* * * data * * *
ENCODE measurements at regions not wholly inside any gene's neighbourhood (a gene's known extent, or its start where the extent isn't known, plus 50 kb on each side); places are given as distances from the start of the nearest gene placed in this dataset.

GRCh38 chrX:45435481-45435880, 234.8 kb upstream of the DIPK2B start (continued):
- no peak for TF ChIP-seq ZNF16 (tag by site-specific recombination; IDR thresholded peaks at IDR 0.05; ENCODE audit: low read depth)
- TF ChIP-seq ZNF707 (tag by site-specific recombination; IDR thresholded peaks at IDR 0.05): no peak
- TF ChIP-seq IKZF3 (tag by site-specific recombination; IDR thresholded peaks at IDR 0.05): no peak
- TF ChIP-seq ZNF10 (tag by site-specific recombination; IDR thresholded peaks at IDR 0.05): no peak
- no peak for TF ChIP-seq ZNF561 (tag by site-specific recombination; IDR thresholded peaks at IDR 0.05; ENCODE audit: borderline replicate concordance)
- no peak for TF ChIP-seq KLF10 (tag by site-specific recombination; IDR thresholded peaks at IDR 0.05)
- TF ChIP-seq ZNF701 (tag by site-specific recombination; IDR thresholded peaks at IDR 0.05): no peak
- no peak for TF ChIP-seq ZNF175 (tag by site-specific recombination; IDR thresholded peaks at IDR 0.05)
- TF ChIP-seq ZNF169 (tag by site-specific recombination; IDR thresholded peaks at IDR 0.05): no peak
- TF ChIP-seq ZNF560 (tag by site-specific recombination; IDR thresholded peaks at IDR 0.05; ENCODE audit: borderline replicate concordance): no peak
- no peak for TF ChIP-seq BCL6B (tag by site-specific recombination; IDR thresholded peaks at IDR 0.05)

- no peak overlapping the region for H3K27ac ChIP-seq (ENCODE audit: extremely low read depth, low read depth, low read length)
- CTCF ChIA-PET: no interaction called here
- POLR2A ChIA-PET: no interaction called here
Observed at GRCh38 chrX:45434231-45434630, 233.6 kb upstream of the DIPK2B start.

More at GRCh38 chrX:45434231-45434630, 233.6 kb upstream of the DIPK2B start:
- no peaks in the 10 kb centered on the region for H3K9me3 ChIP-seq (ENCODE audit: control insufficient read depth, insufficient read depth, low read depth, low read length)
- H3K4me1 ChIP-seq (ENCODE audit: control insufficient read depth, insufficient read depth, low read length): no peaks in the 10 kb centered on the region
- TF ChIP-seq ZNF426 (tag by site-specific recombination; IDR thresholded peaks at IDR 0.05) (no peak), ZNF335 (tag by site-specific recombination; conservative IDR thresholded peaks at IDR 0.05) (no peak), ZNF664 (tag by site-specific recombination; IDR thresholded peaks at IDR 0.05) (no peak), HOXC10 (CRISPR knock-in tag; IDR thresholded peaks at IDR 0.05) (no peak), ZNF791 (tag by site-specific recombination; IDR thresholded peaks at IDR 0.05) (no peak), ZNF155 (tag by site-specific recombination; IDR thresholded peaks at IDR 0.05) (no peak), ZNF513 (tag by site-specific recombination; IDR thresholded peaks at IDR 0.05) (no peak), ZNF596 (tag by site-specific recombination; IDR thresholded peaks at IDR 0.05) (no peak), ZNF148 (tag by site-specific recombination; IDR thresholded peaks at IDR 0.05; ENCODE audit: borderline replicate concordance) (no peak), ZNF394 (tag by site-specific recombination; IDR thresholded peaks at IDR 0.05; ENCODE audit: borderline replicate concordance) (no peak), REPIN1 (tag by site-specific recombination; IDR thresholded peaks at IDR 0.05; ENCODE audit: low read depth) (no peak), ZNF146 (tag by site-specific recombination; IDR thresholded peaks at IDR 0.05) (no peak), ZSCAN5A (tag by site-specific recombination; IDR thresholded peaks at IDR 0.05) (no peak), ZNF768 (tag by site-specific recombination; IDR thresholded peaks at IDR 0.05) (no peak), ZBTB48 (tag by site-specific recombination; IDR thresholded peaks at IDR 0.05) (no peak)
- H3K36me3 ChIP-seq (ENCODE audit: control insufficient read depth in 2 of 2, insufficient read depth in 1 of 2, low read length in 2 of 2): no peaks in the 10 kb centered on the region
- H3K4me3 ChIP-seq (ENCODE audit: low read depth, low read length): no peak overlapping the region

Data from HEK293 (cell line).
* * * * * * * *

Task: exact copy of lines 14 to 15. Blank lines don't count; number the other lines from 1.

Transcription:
- no peak overlapping the region for H3K27ac ChIP-seq (ENCODE audit: extremely low read depth, low read depth, low read length)
- CTCF ChIA-PET: no interaction called here